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The Triumph Bonneville Speedmaster is the latest addition to the Bonneville portfolio. After the Bobber, this is the sixth motorcycle to come in the new Bonneville lineup. I must say that the cruiser looks stunning and promises an impressive performance from its high torque (HT) parallel-twin engine.
We took the Bonneville Speedmaster for a short spin in the city and also on the open tarmac. So, after riding the motorcycle for a couple of days here is what we have to say about it.
At first glance, the Speedmaster will leave many onlookers with their jaws wide open, thanks to its massive presence. The motorcycle is based on the Triumph Bobber platform and shares the same chassis. But like the Bobber, the Speedmaster does not get its parts stripped off. Instead, it gets some additional parts which make it one of ‘the' perfect cruisers.
At the front, the motorcycle features a round headlight cluster which sits between the telescopic folks. The all-LED unit is quite bright even under the bright sun. The motorcycle also features an all LED tail light and indicators which help accentuate its modern nature.
The motorcycle features a single-pod instrument cluster with a large analog speedometer and a small digital screen. The cluster sits right on top of the headlight. The small screen integrates details such as gear-position indicator, trip meter, real-time efficiency, range, power modes and even the tachometer.
Moving on, the 12-litre ‘teardrop' tank gets the chrome-finished Triumph badges on either side. The tank size is not the best in the class for a cruiser and you have to make fuel stops after every 160kms.
The Bobber was one of the most popular motorcycles from the British manufacturer and perhaps the most niche model of all. But it had some drawbacks; the lack of a pillion seat being one. The Speedmaster on the other hand, gets a pillion seat and luggage panniers for long rides.
Our test motorcycle was fully equipped with additional accessories (the Classic Kit) which include a big windscreen at the front, a more-comfy rider and pillion seats with a backrest and panniers on either side. There is also a Maverick Kit.
Another attention-grabbing design element of the motorcycle is the hard-tail look - the mono shock is neatly tucked below the saddle, thus enhancing its retro appeal. Other highlights are the faux carburettors, chopped twin-exhaust mufflers and the beach bars (handlebar).
The retro-modern design of the Speedmaster looks amazing. The fit and finish of the motorcycle is also really impressive. Overall, the Bonneville Speedmaster is the perfect blend of a retro-looking modern cruiser.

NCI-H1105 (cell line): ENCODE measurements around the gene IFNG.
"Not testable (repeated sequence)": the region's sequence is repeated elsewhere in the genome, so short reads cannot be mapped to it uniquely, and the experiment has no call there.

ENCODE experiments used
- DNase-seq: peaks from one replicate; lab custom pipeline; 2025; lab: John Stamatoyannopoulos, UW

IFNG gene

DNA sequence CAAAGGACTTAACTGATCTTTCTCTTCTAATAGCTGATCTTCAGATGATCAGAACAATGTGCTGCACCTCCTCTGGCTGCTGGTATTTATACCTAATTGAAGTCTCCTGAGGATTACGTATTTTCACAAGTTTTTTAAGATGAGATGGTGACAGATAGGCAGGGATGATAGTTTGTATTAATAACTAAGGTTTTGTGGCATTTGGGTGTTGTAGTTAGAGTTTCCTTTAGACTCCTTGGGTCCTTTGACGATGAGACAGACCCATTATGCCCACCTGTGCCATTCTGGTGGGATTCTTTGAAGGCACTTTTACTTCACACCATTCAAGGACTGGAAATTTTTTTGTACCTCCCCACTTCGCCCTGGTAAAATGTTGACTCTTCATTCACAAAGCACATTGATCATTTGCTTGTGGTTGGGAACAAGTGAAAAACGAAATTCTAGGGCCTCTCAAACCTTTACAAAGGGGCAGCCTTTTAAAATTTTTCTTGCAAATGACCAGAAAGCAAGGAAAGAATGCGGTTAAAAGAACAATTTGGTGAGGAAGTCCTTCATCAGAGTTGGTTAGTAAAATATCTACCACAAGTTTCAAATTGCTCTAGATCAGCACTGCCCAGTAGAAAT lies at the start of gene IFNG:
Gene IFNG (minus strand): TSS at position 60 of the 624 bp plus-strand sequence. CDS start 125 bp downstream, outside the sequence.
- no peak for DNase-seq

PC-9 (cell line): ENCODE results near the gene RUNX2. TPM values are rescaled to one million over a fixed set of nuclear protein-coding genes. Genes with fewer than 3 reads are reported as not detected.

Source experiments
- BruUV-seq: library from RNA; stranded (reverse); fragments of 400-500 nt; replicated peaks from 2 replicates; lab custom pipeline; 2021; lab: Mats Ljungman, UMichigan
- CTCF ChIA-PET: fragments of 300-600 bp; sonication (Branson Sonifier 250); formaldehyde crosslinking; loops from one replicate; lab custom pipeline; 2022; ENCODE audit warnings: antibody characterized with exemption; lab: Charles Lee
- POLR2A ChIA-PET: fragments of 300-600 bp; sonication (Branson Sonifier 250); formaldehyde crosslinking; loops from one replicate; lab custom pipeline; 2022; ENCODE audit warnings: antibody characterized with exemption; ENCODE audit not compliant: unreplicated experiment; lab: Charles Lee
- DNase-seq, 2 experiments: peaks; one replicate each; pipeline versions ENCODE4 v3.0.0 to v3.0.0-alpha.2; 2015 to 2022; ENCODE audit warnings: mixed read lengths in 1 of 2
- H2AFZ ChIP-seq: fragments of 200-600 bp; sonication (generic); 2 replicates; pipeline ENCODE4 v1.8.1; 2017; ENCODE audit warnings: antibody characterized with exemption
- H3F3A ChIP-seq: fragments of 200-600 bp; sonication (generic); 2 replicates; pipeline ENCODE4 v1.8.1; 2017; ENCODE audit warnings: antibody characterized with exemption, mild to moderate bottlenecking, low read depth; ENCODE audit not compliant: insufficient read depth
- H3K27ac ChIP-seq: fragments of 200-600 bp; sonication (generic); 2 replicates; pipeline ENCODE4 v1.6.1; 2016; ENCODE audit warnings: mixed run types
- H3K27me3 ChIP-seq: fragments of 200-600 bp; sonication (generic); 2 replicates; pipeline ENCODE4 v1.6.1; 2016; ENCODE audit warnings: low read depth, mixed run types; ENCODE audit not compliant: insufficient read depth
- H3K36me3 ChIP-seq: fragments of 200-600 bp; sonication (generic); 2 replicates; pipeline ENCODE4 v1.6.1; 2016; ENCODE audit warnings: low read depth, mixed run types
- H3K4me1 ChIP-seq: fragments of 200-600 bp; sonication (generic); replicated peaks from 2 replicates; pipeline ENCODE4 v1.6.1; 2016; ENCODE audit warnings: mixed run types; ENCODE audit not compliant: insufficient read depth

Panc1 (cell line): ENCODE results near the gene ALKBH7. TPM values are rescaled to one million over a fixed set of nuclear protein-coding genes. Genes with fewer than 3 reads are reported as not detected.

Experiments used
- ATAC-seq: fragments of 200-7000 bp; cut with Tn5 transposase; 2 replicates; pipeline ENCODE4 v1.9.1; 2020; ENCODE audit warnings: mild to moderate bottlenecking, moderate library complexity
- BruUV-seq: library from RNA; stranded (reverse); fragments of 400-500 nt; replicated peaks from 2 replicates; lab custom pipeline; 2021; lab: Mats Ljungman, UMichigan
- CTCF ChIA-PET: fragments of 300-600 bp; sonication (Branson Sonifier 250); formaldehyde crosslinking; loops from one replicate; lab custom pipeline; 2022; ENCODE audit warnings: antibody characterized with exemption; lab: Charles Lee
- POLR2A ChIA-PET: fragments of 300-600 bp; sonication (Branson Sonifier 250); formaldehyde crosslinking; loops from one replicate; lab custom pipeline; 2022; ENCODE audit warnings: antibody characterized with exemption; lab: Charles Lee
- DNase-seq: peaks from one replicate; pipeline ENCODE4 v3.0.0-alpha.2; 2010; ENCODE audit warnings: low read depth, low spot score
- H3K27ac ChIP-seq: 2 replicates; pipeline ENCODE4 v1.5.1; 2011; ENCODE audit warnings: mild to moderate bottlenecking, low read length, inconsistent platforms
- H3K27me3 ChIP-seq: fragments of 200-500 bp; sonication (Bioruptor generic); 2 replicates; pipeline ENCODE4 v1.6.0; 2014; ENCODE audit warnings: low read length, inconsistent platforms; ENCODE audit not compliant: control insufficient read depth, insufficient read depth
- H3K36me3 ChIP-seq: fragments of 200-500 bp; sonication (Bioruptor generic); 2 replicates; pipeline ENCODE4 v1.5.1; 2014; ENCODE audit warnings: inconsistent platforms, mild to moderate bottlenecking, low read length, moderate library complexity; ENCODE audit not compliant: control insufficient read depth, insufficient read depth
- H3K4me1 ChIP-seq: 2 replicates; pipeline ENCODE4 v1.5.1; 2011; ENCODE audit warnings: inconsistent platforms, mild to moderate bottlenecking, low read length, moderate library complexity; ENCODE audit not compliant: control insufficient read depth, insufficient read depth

Powering the Speedmaster is a 1200cc HT (High Torque) parallel-twin engine. The engine produces 76bhp at 6,100 rpm and a peak torque of 106Nm which kicks in just at 4,000 rpm. It is mated to a six-speed gearbox that has smooth shifts but feels clunky sometimes.
A gentle twist of the throttle can accelerate the 260kg behemoth to triple-digit speeds in a moment's notice. The clutch features torque assist and feels really light in stop-and-go traffic conditions. One drawback is that the motorcycle tends to heat up a little bit when stuck in traffic. The radiator fan diverts the hot air directly to the rider's legs.
The ride-by-wire throttle offers two riding modes: Rain and Road. In Road mode, full power is on offer. But in Rain mode (for slippery conditions), the throttle response feels a bit less in comparison. The motorcycle also features cruise control and comes equipped with ABS and traction control (switchable) as standard.
The Triumph Speedmaster has got one main disadvantage though - low ground clearance. With a pillion rider, the motorcycle will scrape its underbelly on almost every major undulations on the road. Though the Speedmaster can pull through corners, the low clearance make the footpegs often hit the tarmac. Hence, it's not an ideal motorcycle.
The suspension is on the stiffer side and the rider can feel even the slightest variations on the tarmac condition. People with back issues might find it hard to ride it for long distances.
The Triumph Bonneville Speedmaster rides on a set of fat Avon Cobra tyres wrapping the 16-inch wheels (130/90 on the front and 150/80 on the rear).
The cruiser returned us a mileage of around 17km/l in the city and 21km/l on the highway; decent figures for a motorcycle with such output. As I mentioned earlier, a full tank can give you a range of only around 160 - 170 kilometres.
Promeet Ghosh Thinks!
Overall, the fit and finish of the Bonneville Speedmaster is really good and not just that, the motorcycle has a unique character to it. But, all of this does not come cheap, it carries a price tag of Rs 13.40 lakh on-road (pan India) and this does not include the price of the Classic or the Maverick kits.
Yes, the motorcycle has some flaws like a stiff suspension and a bit of engine heating. But other than that, if you're looking for something that will turn heads and has a retro appeal to it, the Triumph Speedmaster will be the perfect cruiser for such buyers in the premium motorcycle segment.